MEPS 173:127-138 (1998)  -  doi:10.3354/meps173127

Phytoplankton carbon isotope fractionation during a diatom spring bloom in a Norwegian fjord

H. Kukert*, U. Riebesell**

Alfred Wegener Institute for Polar and Marine Research, Postfach 12 01 61, D-27515 Bremerhaven, Germany

ABSTRACT: The stable carbon isotope composition (δ13C) of particulate organic carbon (POC) was measured in 3 size fractions (POCtotal, POC>20 µm, POC<20 µm) during a phytoplankton spring bloom dominated by the diatom Skeletonema costatum in Lindåspollene, a land-locked fjord in southern Norway. In addition to standard parameters for characterizing the phytoplankton bloom (chlorophyll, nutrient, and POC concentrations, and species composition), simultaneous measurements of δ13C of dissolved inorganic carbon (DIC), total alkalinity and DIC concentration were obtained to determine temporal trends in dissolved carbon dioxide concentration and in carbon isotope fractionation (ε p) of the POC size fractions. The carbon isotope composition of the >20 µm size fraction, which was dominated by diatoms, was ca 2o/oo heavier than that of the <20 µm fraction, which was mainly composed of flagellates. δ13C of both size fractions increased by about 3o/oo over the course of the bloom. A 5o/oo increase in δ13C-PO Ctotal during the bloom resulted partly from a shift in the phytoplankton community from a flagellate- to a diatom-dominated one. Carbon isotope fractionation of all fractions decreased with declining CO2(aq) concentration (14 to >6 µmol l-1). A positive correlation between ε p and [CO2(aq)] in the diatom size fraction was obtained for the period of exponential growth. Deviation from this correlation occurred after the peak in cell density and chlorphyll a (chl a) concentration, when POC still continued to increase, and may be related to changing phytoplankton growth rates or to possible effects of nutrient (nitrate) limitation on ε p. Comparison of these results with those of previous field studies shows that, while an inverse relationship is consistently observed between ε p and the ratio of instantaneous growth rate and CO2 concentration {µi/[CO2(aq)]}, considerable scatter exists in this relationship. While this scatter may have partly resulted from inconsistencies between the different studies in estimating phytoplankton growth rate, it could also reflect that factors other than growth rate and CO2 concentration significantly contribute to determining isotope fractionation by marine phytoplankton in the natural environment.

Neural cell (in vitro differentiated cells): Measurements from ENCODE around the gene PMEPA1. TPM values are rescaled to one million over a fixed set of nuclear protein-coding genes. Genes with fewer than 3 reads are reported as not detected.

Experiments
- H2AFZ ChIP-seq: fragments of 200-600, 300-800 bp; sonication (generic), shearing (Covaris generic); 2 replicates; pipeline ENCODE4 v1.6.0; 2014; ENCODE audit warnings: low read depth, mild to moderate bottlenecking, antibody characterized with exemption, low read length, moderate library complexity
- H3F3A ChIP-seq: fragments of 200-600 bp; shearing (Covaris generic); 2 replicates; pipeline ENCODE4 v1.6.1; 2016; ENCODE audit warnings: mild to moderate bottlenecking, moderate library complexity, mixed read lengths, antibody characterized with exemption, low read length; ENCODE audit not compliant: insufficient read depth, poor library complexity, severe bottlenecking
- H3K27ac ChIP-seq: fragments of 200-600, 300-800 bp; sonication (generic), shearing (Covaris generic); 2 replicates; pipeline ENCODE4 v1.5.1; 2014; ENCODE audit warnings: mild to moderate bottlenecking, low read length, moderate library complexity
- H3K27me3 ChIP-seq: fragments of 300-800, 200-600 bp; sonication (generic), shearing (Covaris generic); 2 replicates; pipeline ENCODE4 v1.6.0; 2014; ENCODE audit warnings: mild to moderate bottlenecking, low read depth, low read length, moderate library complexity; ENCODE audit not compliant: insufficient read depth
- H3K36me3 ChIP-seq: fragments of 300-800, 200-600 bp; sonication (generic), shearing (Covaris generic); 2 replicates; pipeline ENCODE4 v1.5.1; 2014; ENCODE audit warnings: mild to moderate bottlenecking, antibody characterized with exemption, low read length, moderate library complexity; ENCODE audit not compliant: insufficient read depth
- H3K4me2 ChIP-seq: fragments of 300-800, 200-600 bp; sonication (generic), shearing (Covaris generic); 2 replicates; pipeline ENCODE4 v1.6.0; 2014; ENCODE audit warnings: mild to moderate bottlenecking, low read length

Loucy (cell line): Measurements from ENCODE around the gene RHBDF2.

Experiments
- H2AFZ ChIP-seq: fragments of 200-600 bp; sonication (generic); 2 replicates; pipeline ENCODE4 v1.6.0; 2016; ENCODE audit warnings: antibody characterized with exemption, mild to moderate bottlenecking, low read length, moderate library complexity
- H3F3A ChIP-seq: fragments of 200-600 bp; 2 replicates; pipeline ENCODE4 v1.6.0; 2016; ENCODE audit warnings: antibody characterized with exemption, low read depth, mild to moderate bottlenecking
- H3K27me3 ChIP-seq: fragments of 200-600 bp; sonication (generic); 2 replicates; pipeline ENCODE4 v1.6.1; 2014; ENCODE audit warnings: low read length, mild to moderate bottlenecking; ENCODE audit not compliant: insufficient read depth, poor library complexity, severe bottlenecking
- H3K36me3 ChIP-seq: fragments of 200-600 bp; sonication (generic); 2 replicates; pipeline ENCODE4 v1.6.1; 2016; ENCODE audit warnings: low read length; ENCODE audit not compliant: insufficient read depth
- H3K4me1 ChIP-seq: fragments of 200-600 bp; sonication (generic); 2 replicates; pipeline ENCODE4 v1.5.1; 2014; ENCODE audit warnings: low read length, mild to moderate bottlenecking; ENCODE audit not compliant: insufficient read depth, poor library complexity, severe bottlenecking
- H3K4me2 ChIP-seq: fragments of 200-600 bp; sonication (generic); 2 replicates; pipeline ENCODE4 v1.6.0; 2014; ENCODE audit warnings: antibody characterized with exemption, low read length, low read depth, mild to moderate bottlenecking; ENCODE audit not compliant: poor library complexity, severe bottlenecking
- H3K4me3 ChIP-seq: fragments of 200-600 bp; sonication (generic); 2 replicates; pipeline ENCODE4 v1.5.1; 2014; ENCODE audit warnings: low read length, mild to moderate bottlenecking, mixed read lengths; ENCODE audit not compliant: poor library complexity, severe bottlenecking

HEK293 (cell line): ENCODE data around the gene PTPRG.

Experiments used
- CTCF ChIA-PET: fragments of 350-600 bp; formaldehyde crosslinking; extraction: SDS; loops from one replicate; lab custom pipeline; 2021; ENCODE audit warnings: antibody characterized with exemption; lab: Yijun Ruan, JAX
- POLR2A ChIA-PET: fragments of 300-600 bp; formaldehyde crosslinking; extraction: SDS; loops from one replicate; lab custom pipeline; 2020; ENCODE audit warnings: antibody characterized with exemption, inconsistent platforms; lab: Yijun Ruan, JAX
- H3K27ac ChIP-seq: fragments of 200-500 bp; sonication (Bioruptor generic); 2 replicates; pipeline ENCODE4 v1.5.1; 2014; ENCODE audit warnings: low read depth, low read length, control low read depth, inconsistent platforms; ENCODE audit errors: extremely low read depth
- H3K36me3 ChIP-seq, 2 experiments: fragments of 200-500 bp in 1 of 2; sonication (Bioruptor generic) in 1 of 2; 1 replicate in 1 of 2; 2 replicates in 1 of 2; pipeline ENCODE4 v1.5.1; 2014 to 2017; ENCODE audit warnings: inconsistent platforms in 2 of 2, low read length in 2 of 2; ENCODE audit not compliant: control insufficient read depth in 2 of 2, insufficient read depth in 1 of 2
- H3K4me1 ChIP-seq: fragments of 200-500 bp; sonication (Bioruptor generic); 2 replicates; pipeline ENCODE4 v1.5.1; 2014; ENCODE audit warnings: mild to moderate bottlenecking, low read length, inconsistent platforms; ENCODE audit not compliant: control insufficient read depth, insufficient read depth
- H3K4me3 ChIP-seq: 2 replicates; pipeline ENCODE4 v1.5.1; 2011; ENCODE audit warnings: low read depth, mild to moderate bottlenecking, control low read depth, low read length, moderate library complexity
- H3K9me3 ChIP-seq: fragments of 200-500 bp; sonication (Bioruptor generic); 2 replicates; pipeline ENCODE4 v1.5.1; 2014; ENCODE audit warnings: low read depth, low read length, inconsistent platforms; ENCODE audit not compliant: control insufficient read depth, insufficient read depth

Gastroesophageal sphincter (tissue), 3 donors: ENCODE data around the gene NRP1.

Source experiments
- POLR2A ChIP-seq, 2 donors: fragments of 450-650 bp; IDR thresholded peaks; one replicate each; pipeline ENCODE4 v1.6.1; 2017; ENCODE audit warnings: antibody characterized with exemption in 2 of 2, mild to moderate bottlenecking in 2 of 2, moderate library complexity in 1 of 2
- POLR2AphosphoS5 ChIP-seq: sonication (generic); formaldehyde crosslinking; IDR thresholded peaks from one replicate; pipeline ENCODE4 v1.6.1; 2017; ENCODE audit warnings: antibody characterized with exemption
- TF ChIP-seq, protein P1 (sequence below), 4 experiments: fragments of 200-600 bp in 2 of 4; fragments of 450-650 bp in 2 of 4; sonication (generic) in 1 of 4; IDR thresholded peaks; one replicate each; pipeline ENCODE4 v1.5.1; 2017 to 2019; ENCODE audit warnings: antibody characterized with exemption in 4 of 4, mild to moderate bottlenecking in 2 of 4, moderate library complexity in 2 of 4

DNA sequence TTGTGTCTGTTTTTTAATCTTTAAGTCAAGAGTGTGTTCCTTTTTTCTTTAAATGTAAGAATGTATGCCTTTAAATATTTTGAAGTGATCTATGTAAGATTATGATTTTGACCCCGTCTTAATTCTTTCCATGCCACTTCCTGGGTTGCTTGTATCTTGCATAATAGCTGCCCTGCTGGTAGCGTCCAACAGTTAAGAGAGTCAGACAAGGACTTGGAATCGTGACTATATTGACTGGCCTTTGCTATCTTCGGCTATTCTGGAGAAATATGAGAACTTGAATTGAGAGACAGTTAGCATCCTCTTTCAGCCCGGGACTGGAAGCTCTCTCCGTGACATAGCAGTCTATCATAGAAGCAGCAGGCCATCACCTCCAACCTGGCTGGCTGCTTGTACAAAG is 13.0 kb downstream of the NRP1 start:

KEY WORDS: δ13C · Isotope fractionation · CO2 · Phytoplankton · Diatom bloom

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